Angola's Lobito Corridor Railway Handed Over To International Operator

Lobito Atlantic Railway will spend US$550 million upgrading infrastructure.

By Chriselle Moraes on
6th July 2023

The Municipality of Lobito in Angola hosted a ceremony on 4 July to handover the Lobito Corridor railway to its new international operator. 

The Lobito Atlantic Railway, a consortium comprising Singaporean commodities group Trafigura, Portuguese construction firm Mota-Engil and Belgian rail operator Vecturis, will operate, manage and maintain the line under a 30-year concession.

The line is intended to become a key route connecting mines in the Democratic Republic of Congo (DRC) to the Angolan port of Lobito.

Angola's President João Manuel Gonçalves Lourenço said, “The Lobito Corridor, which links Angola to the Democratic Republic of the Congo and whose concession we have given today provides for its extension to Zambia, will certainly boost intra-African exports which currently account for only 14% of the total exports for the rest of the world. Figures like this show us the importance and necessity of putting our infrastructure at the service of the economic and social development of our countries and our continent. And we are doing so with vision, purpose, and clearly defined objectives.”

The Lobito Corridor comprises the 1,067mm-gauge, 1,344km Benguela railway, which runs east to west across Angola, from the port of Lobito on the Atlantic coast to Luau on the DRC border. 

The rail line extends 400km to Kolwezi in the DRC, the heart of the copperbelt.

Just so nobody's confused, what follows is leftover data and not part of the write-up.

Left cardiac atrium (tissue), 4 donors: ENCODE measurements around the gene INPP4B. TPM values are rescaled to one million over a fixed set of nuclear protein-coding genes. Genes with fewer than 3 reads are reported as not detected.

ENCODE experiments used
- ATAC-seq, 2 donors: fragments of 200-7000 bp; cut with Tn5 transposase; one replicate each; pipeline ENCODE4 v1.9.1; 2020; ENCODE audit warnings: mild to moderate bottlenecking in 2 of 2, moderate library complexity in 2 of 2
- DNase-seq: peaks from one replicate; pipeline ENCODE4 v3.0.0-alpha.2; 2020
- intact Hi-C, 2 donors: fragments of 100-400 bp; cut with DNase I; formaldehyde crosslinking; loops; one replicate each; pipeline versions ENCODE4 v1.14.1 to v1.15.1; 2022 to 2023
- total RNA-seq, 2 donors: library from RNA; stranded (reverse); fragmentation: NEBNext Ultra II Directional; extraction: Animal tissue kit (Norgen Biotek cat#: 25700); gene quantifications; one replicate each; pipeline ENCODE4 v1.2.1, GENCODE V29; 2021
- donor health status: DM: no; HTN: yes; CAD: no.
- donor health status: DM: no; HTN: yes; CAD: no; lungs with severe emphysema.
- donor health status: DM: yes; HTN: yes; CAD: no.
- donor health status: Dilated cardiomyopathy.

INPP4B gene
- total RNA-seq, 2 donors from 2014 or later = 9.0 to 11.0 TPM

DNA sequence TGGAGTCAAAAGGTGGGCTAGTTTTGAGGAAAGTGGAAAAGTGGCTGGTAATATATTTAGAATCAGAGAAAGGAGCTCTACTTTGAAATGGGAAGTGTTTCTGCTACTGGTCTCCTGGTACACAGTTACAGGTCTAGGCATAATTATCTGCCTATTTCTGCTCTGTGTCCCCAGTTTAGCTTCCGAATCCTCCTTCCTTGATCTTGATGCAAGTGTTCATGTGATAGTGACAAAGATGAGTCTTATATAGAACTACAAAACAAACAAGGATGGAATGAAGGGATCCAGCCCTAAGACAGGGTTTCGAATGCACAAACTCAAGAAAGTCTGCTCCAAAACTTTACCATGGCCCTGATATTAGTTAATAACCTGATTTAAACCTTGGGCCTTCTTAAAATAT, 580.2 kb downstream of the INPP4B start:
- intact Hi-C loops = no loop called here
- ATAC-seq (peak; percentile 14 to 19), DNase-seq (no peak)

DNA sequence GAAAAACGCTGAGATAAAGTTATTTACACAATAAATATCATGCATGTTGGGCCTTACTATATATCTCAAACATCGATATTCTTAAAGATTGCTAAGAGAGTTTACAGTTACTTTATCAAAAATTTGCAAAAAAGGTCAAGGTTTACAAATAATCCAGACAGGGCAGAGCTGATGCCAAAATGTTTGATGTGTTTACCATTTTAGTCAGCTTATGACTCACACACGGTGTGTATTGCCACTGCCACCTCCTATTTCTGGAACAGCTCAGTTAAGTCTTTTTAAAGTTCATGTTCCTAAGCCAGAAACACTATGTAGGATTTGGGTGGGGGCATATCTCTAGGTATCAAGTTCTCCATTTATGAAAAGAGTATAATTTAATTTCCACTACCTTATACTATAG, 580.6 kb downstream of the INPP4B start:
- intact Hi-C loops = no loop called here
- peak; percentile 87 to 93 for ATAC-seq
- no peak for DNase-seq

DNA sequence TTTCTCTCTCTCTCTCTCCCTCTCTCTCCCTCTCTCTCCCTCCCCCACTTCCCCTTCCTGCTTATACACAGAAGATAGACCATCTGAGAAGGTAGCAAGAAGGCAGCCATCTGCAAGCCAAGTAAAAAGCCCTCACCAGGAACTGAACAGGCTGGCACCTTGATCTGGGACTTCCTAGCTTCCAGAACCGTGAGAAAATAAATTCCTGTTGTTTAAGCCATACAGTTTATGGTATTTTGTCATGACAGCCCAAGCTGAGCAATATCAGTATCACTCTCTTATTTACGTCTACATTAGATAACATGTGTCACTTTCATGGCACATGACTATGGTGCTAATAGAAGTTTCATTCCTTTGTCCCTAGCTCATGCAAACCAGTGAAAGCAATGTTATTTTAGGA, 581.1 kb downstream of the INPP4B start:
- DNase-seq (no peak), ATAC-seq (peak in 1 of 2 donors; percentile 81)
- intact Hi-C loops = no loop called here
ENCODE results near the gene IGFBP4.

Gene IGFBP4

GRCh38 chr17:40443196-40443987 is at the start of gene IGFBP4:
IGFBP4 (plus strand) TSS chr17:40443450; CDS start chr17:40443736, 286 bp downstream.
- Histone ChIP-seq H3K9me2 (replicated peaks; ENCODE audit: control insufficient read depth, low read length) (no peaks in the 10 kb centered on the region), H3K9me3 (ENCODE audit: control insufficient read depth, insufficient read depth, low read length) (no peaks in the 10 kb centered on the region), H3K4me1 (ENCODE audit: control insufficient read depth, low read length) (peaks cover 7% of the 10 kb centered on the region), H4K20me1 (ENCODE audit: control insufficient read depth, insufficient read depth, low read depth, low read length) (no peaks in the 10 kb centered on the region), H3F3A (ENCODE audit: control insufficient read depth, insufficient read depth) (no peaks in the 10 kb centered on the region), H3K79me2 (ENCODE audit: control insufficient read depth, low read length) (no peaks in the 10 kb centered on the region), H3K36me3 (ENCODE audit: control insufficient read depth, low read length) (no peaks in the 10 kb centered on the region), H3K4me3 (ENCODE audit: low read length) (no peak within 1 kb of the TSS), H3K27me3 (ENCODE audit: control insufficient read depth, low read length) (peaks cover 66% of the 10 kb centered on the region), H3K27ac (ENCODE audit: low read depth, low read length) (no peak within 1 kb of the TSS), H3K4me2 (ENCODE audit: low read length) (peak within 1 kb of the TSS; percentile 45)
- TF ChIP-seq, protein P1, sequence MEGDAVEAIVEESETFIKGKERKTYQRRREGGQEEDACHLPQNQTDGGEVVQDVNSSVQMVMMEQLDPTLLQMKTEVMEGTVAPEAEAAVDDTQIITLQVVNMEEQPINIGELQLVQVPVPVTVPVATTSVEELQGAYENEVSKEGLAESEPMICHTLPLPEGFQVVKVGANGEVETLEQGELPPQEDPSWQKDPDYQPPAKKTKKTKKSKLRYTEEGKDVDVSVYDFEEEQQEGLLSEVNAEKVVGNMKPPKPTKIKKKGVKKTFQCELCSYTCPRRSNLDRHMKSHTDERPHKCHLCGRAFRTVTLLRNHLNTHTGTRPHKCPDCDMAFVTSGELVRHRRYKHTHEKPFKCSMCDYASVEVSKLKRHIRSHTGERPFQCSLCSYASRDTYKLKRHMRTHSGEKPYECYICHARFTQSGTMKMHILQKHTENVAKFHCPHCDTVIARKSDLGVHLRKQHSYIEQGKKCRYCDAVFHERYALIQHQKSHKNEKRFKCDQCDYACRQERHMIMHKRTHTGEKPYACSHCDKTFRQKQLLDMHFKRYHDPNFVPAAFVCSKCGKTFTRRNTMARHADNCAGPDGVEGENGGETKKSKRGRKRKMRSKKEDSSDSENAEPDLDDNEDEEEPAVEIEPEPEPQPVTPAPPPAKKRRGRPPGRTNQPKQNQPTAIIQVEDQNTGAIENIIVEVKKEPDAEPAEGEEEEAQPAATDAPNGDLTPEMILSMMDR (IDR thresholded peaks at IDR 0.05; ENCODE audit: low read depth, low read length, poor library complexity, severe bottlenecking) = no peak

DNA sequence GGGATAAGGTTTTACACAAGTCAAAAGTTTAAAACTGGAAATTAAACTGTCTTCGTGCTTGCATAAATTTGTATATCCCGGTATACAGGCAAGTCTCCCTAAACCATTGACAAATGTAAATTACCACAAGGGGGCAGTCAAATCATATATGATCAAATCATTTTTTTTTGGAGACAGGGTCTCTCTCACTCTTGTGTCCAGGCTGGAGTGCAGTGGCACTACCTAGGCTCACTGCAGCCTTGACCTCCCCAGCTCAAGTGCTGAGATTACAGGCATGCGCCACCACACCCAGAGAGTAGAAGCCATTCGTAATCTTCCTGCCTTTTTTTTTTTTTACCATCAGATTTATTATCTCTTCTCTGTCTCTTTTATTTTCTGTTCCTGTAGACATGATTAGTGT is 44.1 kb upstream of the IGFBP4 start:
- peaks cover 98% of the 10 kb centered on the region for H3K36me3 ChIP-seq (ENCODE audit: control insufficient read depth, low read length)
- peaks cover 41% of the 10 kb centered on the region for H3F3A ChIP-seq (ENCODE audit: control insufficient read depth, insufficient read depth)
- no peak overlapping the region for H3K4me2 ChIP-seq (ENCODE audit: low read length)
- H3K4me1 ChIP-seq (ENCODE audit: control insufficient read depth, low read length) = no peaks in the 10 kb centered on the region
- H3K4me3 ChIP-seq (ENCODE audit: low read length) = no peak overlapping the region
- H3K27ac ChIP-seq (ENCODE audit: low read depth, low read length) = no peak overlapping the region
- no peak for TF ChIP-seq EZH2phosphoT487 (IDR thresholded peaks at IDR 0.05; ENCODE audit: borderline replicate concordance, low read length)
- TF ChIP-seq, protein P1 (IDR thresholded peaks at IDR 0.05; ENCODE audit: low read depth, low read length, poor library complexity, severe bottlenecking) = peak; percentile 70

The consortium has committed to invest significant capital to improve the rail infrastructure, including securing 1,555 wagons and 35 locomotives for just the Angolan side of the corridor. Overall, the group plans to invest US$455 million in Angola and up to US$100 million in the DRC. Further investment will be looked into as plans to extend the line into Zambia are explored.

The railway will provide various benefits, such as a faster and safer route for passengers using Angola’s CFB Benguela Railway service.

A direct route to congestion-free Lobito port will also be established from the key mining district of Kolwezi, where the production of copper, cobalt and other materials is growing rapidly. Bottlenecks and long delays are now commonplace at other East African ports due to rising mineral exports.

Jeremy Weir, speaking on behalf of the Lobito Atlantic Railway concession companies during the ceremony, said: “We have a shared vision of creating the most important logistics corridor in Sub-Saharan Africa. Our project will not only create a western route to market for goods and materials. We believe the Lobito rail corridor has huge potential to boost the development of sectors along the line including heavy industry, agriculture and mining, creating new jobs and new opportunities."

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